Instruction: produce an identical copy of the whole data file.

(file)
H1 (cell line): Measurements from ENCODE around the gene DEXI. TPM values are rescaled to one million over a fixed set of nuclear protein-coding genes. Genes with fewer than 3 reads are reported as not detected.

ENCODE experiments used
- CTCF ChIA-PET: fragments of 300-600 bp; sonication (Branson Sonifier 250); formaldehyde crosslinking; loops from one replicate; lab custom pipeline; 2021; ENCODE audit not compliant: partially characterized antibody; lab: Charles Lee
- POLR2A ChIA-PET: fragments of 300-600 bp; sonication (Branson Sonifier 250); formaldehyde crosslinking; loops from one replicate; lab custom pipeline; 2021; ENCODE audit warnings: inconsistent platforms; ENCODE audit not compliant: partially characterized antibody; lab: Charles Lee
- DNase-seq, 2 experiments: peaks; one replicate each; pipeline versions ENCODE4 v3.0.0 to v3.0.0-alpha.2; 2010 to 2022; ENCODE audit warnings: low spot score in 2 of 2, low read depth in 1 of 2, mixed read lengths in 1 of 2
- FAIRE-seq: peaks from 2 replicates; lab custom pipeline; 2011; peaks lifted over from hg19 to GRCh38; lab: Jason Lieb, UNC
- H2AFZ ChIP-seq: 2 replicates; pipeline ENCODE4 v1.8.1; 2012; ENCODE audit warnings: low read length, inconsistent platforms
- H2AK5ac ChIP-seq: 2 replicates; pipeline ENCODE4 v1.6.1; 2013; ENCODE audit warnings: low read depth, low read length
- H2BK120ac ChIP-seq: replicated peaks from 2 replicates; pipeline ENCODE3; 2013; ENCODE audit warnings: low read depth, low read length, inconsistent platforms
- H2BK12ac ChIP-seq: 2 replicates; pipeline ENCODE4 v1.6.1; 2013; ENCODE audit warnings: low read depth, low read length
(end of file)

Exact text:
H1 (cell line): Measurements from ENCODE around the gene DEXI. TPM values are rescaled to one million over a fixed set of nuclear protein-coding genes. Genes with fewer than 3 reads are reported as not detected.

ENCODE experiments used
- CTCF ChIA-PET: fragments of 300-600 bp; sonication (Branson Sonifier 250); formaldehyde crosslinking; loops from one replicate; lab custom pipeline; 2021; ENCODE audit not compliant: partially characterized antibody; lab: Charles Lee
- POLR2A ChIA-PET: fragments of 300-600 bp; sonication (Branson Sonifier 250); formaldehyde crosslinking; loops from one replicate; lab custom pipeline; 2021; ENCODE audit warnings: inconsistent platforms; ENCODE audit not compliant: partially characterized antibody; lab: Charles Lee
- DNase-seq, 2 experiments: peaks; one replicate each; pipeline versions ENCODE4 v3.0.0 to v3.0.0-alpha.2; 2010 to 2022; ENCODE audit warnings: low spot score in 2 of 2, low read depth in 1 of 2, mixed read lengths in 1 of 2
- FAIRE-seq: peaks from 2 replicates; lab custom pipeline; 2011; peaks lifted over from hg19 to GRCh38; lab: Jason Lieb, UNC
- H2AFZ ChIP-seq: 2 replicates; pipeline ENCODE4 v1.8.1; 2012; ENCODE audit warnings: low read length, inconsistent platforms
- H2AK5ac ChIP-seq: 2 replicates; pipeline ENCODE4 v1.6.1; 2013; ENCODE audit warnings: low read depth, low read length
- H2BK120ac ChIP-seq: replicated peaks from 2 replicates; pipeline ENCODE3; 2013; ENCODE audit warnings: low read depth, low read length, inconsistent platforms
- H2BK12ac ChIP-seq: 2 replicates; pipeline ENCODE4 v1.6.1; 2013; ENCODE audit warnings: low read depth, low read length